Eastern Sierra Avalanche Forecast - 4/4/14

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THIS AVALANCHE ADVISORY EXPIRED ON April 5, 2014 @ 7:05 am
Avalanche Advisory published on April 4, 2014 @ 7:05 am
Issued by Sue Burak - Inyo National Forest
bottom line

The avalanche danger is generally LOW today. Isolated areas of wind drifted snow and soft slabs can be found below ridgelines in steep north to east facing alpine terrain that could be sensitive to human triggering. Most of the wind slabs that formed during and after the storm have probably settled out but always be cautious on steep slopes with recent wind deposits.  Loose dry snow avalanches may still be triggered in very steep terrain in alpine areas. The avalanche danger is estimated to be LOW in mid elevation terrain. 

How to read the advisory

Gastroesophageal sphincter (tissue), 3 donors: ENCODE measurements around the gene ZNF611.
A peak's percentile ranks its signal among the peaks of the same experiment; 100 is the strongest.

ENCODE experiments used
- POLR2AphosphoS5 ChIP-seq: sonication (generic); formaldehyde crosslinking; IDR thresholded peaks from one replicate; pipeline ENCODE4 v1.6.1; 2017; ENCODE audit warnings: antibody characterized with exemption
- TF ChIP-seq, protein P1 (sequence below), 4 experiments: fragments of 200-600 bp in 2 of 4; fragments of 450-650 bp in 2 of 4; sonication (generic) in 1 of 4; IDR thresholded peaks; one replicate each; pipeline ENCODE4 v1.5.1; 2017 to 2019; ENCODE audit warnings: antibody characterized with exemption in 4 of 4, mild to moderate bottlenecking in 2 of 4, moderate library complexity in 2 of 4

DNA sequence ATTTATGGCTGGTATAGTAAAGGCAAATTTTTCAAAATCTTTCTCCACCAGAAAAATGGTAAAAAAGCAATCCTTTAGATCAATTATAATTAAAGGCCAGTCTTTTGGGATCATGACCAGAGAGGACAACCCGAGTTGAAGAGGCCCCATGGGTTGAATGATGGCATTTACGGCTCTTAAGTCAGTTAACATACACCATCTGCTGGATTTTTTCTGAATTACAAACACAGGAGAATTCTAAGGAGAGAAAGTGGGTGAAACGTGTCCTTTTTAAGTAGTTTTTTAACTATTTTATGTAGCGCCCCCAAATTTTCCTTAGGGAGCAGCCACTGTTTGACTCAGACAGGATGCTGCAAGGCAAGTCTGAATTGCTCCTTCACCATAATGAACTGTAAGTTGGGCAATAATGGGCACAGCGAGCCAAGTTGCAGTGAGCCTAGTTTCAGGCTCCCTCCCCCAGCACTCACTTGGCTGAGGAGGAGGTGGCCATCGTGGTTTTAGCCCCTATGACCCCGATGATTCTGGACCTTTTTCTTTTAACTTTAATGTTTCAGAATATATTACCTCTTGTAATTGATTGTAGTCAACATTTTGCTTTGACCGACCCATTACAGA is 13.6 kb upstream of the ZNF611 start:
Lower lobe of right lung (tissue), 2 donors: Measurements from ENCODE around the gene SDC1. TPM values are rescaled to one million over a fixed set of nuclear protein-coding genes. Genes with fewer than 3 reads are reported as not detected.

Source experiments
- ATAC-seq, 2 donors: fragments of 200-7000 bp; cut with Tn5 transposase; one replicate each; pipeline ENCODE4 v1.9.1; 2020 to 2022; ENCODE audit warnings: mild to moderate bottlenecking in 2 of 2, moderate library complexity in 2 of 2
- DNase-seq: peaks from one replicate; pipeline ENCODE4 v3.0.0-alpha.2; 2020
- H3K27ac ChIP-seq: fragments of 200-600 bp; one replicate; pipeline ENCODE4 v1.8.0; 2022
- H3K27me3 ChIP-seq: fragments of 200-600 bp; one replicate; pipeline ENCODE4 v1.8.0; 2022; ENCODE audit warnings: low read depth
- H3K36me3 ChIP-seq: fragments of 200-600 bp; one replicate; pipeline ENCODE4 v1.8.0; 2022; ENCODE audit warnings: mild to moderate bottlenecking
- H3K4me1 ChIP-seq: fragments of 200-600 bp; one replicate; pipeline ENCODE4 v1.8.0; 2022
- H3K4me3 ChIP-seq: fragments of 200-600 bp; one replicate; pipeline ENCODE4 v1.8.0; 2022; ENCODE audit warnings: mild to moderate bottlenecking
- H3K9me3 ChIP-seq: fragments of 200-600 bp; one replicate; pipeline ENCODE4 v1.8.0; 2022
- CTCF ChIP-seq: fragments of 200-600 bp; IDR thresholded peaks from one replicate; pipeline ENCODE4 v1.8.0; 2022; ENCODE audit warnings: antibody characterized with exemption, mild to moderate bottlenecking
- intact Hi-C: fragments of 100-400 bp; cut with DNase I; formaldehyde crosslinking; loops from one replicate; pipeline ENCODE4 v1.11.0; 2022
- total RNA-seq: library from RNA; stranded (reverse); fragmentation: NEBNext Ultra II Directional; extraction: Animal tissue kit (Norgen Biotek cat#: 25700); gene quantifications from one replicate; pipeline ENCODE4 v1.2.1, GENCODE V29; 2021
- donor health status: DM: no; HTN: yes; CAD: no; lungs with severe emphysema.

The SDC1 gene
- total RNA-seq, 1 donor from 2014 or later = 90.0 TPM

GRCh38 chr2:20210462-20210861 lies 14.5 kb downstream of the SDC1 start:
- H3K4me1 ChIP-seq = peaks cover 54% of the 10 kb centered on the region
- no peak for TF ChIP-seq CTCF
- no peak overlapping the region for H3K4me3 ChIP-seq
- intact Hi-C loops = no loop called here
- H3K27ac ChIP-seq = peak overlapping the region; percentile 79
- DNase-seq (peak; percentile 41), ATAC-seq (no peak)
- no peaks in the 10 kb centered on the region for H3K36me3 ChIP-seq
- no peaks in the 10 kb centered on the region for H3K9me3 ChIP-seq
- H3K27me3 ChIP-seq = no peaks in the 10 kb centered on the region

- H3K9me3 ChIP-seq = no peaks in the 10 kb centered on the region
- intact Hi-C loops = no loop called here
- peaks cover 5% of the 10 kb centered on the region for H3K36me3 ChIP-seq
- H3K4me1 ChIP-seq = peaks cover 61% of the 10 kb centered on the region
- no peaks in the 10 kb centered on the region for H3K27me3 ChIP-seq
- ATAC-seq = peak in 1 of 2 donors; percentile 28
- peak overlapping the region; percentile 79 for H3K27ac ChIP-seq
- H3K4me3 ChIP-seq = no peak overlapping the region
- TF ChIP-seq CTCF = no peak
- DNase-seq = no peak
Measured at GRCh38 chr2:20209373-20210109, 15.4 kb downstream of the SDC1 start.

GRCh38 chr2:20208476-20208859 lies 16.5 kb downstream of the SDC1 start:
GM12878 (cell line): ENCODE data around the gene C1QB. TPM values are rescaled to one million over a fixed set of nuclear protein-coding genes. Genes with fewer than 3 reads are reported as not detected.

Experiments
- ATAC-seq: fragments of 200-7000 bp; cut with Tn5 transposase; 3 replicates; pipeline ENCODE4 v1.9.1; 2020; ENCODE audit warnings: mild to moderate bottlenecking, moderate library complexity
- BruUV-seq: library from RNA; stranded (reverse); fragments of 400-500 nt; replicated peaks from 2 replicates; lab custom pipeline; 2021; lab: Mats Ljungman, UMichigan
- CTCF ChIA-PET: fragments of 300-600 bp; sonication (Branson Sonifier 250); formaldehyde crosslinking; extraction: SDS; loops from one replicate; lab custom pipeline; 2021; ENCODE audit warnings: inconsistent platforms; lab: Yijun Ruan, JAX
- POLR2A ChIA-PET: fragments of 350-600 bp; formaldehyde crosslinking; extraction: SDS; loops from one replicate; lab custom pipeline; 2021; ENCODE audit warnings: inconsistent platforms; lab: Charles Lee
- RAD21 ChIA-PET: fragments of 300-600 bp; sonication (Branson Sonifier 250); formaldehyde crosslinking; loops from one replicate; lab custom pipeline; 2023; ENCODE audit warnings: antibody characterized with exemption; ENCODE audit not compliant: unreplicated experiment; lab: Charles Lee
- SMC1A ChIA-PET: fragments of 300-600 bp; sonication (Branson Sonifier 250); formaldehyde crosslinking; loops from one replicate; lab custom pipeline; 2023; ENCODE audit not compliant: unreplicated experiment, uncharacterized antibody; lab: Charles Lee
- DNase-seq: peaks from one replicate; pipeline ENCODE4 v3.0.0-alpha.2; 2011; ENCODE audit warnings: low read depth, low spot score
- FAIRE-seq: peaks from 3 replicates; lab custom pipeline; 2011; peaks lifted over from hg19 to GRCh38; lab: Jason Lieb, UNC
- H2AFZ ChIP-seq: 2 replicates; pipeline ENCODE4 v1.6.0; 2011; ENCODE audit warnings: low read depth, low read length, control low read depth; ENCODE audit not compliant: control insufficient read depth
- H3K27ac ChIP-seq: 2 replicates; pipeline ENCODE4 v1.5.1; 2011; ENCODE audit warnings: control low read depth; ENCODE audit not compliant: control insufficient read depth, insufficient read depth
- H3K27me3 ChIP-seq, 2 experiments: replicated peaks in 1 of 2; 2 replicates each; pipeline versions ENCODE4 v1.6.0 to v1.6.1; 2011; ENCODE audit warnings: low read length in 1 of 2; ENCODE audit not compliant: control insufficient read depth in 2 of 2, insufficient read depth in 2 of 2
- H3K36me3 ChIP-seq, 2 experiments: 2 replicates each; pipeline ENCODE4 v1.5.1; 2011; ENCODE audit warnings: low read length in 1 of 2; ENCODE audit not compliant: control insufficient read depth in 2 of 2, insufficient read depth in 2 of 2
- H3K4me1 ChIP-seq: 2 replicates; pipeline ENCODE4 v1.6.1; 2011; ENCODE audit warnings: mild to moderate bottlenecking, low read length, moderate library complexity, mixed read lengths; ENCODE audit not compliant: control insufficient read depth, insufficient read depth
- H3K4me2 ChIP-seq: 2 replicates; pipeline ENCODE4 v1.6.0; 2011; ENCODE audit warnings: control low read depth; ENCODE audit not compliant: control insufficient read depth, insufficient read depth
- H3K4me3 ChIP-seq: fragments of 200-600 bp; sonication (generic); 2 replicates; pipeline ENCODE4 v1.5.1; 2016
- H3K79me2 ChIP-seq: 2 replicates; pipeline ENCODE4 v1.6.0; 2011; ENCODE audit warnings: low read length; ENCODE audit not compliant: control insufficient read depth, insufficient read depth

• Heightened avalanche conditions on specific terrain features. Evaluate snow and terrain carefully; identify features of concern.

Bottom Line

The avalanche danger is generally LOW today. Isolated areas of wind drifted snow and soft slabs can be found below ridgelines in steep north to east facing alpine terrain that could be sensitive to human triggering. Most of the wind slabs that formed during and after the storm have probably settled out but always be cautious on steep slopes with recent wind deposits.  Loose dry snow avalanches may still be triggered in very steep terrain in alpine areas. The avalanche danger is estimated to be LOW in mid elevation terrain. 

  • Heightened avalanche conditions on specific terrain features. Evaluate snow and terrain carefully; identify features of concern.